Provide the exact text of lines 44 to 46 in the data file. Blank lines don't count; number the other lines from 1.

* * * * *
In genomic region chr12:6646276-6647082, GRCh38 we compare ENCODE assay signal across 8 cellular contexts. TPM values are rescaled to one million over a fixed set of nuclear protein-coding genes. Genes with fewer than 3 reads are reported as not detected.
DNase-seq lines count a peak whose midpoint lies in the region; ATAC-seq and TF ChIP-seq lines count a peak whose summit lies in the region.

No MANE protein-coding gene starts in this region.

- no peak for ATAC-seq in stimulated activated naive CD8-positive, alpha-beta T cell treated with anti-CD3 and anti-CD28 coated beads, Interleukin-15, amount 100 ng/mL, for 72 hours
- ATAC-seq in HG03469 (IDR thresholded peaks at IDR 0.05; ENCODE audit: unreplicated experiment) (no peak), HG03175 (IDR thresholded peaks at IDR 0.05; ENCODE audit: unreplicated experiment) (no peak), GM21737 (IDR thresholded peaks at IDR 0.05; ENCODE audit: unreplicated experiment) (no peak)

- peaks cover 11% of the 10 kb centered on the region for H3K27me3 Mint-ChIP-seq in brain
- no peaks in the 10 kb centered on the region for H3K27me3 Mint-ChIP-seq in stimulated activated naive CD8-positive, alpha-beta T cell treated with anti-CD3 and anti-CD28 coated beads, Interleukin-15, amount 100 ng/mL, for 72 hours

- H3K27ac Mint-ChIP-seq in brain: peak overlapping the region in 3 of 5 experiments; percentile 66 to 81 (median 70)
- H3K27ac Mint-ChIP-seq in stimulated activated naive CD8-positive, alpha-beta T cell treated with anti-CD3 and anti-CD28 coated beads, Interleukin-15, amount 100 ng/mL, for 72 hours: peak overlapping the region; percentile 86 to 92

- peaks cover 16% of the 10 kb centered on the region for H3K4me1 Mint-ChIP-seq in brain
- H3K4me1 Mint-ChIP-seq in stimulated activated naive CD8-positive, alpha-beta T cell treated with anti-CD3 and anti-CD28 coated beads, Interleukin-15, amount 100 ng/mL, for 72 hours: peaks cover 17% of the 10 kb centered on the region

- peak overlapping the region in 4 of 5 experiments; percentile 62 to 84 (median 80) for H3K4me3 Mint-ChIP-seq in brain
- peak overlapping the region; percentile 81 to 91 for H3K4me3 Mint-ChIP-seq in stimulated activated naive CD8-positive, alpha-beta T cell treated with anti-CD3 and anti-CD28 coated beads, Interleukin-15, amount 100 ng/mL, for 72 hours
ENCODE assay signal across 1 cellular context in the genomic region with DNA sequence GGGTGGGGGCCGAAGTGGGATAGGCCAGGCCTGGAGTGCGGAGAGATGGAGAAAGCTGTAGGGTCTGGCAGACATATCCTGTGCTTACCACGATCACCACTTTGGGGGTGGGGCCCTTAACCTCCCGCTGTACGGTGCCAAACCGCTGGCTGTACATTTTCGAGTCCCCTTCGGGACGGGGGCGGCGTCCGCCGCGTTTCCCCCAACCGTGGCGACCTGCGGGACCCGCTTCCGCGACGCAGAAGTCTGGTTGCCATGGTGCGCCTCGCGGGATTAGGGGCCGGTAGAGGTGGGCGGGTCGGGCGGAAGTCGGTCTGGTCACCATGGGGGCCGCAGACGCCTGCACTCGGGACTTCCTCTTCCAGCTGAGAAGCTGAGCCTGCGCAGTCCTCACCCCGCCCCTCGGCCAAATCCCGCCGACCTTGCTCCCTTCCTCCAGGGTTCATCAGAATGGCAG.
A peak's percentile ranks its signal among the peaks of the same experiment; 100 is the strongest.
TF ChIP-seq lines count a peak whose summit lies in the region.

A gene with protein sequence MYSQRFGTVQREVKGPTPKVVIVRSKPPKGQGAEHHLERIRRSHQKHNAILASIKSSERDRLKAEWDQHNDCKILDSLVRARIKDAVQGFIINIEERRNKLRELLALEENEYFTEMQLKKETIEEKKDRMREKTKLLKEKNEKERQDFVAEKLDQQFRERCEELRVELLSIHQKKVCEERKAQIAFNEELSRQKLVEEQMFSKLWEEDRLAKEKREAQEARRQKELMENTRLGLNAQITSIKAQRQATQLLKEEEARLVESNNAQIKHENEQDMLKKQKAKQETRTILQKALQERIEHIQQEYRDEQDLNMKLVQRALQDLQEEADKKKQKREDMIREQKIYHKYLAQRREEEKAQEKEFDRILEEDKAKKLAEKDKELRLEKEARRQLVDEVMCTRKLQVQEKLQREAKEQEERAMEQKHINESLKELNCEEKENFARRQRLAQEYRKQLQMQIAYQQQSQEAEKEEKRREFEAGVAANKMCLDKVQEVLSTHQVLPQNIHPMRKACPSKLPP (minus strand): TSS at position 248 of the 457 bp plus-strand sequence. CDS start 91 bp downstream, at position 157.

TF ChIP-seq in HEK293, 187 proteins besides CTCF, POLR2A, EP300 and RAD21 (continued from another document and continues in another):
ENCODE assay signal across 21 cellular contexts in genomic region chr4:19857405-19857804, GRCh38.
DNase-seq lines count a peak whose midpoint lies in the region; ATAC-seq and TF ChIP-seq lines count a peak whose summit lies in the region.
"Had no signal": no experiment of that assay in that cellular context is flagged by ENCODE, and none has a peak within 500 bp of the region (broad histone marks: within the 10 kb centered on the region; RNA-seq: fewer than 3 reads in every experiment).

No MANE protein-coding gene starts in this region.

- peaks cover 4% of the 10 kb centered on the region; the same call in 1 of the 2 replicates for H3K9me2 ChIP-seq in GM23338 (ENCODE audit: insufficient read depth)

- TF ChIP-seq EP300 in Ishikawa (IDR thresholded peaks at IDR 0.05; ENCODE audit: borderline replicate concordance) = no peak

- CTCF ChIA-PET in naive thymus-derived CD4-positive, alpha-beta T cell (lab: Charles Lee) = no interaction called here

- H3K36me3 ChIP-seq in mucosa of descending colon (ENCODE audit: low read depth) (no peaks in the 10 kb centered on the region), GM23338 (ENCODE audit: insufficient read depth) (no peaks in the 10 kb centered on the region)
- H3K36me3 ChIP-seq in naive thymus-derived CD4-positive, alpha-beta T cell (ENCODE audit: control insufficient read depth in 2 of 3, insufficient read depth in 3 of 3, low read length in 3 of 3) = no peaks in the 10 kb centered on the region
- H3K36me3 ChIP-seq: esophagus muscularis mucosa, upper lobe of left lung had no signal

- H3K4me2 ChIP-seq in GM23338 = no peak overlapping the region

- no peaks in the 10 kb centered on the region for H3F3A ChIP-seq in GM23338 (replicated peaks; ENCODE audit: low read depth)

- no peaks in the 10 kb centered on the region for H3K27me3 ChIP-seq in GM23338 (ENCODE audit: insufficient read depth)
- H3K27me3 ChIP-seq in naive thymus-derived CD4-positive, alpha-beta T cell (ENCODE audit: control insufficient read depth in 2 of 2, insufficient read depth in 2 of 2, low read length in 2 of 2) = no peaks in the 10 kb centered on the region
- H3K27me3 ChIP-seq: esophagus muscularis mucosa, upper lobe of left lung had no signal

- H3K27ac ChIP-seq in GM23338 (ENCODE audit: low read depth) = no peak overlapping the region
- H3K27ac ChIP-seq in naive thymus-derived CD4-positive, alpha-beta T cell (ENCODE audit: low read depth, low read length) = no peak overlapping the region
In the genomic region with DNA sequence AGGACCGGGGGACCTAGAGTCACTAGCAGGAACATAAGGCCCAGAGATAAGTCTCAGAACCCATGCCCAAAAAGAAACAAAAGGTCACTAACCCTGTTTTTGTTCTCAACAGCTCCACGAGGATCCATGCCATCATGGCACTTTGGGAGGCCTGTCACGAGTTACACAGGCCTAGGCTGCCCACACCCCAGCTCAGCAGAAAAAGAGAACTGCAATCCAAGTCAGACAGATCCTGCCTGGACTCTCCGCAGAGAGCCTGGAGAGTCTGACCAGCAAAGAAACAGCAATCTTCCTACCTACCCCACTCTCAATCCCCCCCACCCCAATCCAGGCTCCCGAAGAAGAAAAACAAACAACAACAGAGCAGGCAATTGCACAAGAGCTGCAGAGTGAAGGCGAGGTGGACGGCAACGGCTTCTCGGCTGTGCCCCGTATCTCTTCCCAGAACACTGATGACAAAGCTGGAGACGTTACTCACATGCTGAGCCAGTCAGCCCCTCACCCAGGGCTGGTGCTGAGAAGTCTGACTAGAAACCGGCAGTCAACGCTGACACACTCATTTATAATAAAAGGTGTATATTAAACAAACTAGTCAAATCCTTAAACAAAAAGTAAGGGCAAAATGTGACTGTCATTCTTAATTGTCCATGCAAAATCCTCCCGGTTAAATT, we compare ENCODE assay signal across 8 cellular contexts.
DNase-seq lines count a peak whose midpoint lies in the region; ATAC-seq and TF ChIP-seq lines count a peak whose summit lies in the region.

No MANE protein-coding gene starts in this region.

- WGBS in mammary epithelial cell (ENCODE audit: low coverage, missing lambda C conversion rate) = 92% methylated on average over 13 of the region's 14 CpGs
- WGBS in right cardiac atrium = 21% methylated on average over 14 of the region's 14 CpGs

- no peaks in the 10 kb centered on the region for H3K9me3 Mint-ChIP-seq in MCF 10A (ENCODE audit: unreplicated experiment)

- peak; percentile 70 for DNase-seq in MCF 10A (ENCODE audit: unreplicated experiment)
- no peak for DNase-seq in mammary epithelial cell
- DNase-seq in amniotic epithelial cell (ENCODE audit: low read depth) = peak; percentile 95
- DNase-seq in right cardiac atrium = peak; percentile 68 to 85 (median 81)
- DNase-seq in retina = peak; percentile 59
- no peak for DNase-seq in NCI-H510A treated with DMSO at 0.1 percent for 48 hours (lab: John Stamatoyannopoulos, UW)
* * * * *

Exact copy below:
- DNase-seq in amniotic epithelial cell (ENCODE audit: low read depth) = peak; percentile 95
- DNase-seq in right cardiac atrium = peak; percentile 68 to 85 (median 81)
- DNase-seq in retina = peak; percentile 59